Pining for the past


There are better candidates for the role of a modern-day Job than Duncan Neville, but his luck isn't wonderful all the same. Duncan, the protagonist of Widows and Orphans (Arcadia, £14.99), Michael Arditti's ninth novel, is an earnest, good-hearted chap suffering largely for being out of kilter with his time and for never escaping his father's imposing shadow. He's a dreamer, a do-gooder, the sort of man the world tends to chew up and spit out.

A newspaper-man in a time when newspapers no longer matter as they did - and in a grimly declining seaside town to boot. With an ex-wife remarried to a husband of less cerebral mould, and a churlish, perpetually embarrassed, teenage son, Duncan devotes his time to campaigning - rather feebly - to save a decaying pier from becoming a stag-night atrocity.

Add in an impossible mother, an array of dissatisfied employees, a rapacious developer, an ineffectual priest negotiating something of a crisis of faith, and a love interest with no shortage of problems of her own, and Arditti presents a merry cast of characters for this rather nostalgic portrait of small-town English life.

Not a great deal happens, and what does transpire runs to small dramas. But plot is not important here. The book is about life not turning out as promised, about hope, spirituality, the acceptance of disappointment, and about everyday trials and insignificant pleasures.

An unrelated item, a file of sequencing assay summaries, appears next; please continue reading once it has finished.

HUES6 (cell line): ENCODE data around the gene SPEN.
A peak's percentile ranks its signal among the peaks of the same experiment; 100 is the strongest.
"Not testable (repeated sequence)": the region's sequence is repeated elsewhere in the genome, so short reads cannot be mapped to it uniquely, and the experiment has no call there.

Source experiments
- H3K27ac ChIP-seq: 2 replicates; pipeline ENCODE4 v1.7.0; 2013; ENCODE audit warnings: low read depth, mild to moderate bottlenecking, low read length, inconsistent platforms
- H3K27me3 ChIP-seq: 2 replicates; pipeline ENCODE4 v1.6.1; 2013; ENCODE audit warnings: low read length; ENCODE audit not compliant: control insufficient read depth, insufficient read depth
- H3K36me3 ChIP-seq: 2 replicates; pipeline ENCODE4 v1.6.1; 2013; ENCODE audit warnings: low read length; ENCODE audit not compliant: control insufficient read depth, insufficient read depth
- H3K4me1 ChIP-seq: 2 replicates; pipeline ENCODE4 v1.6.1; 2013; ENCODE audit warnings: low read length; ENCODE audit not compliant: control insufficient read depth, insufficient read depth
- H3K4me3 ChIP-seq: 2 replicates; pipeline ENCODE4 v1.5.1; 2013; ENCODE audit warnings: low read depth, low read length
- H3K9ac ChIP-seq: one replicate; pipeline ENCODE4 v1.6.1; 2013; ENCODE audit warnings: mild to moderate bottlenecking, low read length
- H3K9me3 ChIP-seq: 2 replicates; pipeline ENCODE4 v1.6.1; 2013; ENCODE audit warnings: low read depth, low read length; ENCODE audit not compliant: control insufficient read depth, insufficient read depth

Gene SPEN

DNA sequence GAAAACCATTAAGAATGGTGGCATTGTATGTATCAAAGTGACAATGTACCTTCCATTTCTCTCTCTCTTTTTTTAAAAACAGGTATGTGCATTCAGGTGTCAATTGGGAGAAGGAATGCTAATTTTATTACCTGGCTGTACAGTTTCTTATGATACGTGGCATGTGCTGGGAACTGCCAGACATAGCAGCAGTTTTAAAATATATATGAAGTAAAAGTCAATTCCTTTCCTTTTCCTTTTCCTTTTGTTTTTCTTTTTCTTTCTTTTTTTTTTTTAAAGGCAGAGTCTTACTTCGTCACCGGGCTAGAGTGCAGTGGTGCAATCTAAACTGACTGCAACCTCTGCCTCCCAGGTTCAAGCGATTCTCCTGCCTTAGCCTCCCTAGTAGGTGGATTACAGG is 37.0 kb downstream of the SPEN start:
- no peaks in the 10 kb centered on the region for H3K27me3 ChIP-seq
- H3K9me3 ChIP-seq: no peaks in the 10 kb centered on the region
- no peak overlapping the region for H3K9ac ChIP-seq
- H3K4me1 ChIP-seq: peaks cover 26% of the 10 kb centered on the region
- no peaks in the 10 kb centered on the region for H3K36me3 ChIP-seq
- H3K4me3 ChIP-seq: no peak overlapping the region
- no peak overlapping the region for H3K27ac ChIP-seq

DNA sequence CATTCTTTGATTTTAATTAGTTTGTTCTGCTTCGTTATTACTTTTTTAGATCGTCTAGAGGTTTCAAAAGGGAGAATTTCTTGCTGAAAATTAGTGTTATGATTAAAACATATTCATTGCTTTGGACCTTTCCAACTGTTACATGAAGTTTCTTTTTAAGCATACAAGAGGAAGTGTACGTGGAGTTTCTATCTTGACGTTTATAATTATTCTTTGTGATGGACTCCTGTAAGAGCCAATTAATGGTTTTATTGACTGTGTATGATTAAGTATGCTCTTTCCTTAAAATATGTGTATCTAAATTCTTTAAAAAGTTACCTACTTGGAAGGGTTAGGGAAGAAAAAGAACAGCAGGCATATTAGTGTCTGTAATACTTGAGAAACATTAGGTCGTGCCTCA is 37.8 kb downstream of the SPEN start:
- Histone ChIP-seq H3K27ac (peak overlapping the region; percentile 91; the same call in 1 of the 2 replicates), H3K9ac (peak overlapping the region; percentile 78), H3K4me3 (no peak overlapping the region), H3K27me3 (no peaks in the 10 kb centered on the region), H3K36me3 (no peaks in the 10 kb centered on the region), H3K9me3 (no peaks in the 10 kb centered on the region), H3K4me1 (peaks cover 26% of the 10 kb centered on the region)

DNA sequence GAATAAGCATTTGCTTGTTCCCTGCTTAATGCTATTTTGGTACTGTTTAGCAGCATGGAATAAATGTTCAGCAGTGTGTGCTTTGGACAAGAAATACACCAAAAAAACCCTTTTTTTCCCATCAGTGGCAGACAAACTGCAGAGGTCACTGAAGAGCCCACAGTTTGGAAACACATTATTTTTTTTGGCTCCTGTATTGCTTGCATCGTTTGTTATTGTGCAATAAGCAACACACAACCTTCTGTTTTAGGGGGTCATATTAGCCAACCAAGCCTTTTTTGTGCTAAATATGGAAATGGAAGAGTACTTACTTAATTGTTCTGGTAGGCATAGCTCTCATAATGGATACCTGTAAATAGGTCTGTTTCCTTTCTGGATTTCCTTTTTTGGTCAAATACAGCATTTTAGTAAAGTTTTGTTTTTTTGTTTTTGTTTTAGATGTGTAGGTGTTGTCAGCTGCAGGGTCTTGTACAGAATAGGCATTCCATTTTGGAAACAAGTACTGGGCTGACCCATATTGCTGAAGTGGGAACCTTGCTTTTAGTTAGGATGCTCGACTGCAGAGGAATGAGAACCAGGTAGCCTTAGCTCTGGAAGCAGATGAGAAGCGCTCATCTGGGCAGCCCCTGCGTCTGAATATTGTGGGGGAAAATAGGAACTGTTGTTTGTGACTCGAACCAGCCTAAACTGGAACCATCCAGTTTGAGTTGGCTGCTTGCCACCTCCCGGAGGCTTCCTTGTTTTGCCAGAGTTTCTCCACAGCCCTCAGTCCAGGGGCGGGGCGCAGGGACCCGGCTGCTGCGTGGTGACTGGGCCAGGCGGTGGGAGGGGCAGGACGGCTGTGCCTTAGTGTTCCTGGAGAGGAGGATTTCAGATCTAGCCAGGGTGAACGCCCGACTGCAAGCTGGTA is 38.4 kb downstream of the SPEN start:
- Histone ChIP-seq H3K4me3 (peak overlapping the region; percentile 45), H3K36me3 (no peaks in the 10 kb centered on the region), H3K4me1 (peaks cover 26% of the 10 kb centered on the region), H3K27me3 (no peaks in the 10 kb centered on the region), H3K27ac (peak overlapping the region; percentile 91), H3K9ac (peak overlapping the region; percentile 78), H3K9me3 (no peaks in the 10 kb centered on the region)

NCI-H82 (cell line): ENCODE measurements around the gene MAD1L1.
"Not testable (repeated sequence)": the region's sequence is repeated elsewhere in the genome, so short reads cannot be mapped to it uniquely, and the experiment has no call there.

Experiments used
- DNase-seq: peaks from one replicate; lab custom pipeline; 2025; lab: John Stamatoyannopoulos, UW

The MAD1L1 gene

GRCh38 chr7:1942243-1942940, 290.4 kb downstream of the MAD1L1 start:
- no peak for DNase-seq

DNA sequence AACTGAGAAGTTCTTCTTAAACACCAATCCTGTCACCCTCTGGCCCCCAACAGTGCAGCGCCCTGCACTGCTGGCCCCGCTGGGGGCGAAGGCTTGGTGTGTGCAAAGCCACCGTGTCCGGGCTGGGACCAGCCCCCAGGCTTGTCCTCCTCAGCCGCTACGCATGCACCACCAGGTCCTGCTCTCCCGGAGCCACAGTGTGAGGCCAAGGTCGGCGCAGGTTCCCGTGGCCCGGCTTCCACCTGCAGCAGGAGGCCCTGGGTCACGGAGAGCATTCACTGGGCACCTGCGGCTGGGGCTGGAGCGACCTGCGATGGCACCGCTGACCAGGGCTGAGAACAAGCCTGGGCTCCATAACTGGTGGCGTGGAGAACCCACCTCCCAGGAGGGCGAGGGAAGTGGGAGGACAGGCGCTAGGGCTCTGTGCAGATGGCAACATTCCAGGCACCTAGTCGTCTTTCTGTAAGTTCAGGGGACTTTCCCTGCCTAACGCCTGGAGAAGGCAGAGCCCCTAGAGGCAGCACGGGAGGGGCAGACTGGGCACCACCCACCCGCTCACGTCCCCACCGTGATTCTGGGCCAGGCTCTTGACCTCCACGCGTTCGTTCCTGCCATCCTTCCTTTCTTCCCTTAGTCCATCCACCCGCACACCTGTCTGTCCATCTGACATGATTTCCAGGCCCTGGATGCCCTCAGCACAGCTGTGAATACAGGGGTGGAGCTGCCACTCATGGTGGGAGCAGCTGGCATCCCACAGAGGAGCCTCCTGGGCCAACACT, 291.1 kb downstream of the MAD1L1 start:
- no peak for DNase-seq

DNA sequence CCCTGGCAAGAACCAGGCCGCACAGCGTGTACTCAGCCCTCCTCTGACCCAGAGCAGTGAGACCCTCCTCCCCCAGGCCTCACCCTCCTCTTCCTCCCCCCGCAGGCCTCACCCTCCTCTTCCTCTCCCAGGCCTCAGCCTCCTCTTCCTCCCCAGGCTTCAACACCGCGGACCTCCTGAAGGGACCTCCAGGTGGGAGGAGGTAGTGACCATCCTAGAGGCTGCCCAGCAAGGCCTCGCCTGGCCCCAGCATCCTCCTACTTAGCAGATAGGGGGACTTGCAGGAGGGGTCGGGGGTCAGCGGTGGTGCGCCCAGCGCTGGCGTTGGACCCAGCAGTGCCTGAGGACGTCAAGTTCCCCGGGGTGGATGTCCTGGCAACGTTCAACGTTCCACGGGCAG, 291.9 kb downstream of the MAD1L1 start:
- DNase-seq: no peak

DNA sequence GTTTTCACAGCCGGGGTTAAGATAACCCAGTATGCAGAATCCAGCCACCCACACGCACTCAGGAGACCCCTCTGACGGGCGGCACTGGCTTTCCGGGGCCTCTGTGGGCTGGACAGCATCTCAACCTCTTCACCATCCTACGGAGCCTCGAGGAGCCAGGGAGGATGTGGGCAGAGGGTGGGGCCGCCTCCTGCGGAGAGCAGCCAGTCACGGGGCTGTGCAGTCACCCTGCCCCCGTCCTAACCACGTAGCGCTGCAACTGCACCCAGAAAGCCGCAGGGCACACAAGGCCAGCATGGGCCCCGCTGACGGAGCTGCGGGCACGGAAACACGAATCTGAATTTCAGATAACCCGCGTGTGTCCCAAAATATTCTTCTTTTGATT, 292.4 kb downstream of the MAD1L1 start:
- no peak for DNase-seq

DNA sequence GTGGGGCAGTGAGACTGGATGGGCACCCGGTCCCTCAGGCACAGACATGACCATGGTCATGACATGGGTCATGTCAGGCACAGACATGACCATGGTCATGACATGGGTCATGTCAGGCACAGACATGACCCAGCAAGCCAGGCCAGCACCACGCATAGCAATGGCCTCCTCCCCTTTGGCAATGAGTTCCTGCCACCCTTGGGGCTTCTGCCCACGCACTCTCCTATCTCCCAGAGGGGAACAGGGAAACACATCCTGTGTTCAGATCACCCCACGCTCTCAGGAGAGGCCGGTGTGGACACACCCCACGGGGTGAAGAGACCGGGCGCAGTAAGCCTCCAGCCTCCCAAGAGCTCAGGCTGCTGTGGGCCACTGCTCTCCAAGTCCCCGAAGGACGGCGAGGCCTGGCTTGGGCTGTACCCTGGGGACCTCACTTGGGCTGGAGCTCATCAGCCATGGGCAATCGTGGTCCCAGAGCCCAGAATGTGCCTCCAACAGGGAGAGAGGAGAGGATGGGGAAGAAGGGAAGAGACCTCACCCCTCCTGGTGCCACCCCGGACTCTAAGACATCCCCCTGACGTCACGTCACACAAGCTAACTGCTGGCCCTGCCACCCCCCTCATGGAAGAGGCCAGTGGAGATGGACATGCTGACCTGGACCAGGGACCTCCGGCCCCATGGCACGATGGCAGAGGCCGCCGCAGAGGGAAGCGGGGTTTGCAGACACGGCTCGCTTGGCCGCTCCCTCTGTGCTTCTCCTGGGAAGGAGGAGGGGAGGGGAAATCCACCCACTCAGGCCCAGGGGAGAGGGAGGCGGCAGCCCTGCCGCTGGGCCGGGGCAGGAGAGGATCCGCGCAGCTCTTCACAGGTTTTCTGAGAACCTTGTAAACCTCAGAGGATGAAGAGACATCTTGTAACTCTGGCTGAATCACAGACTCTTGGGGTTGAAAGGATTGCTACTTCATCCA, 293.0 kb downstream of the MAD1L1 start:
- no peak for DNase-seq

Enjoyable and diverting, Arditti's prose is engaging and his material is studiously observed, particularly in the passages about the declining fortunes of Duncan's beloved paper. And although the prevailing tone is bittersweet, the descriptions of contemporary concerns and preoccupations that baffle Duncan are grimly comical.

Widows and Orphans is a pleasant read; perhaps not a book you will remember forever, but certainly one that entertains while it lasts.

Moving and astute, it's a novel for anyone who has ever flicked through the paper and failed to recognise the country they're reading about.

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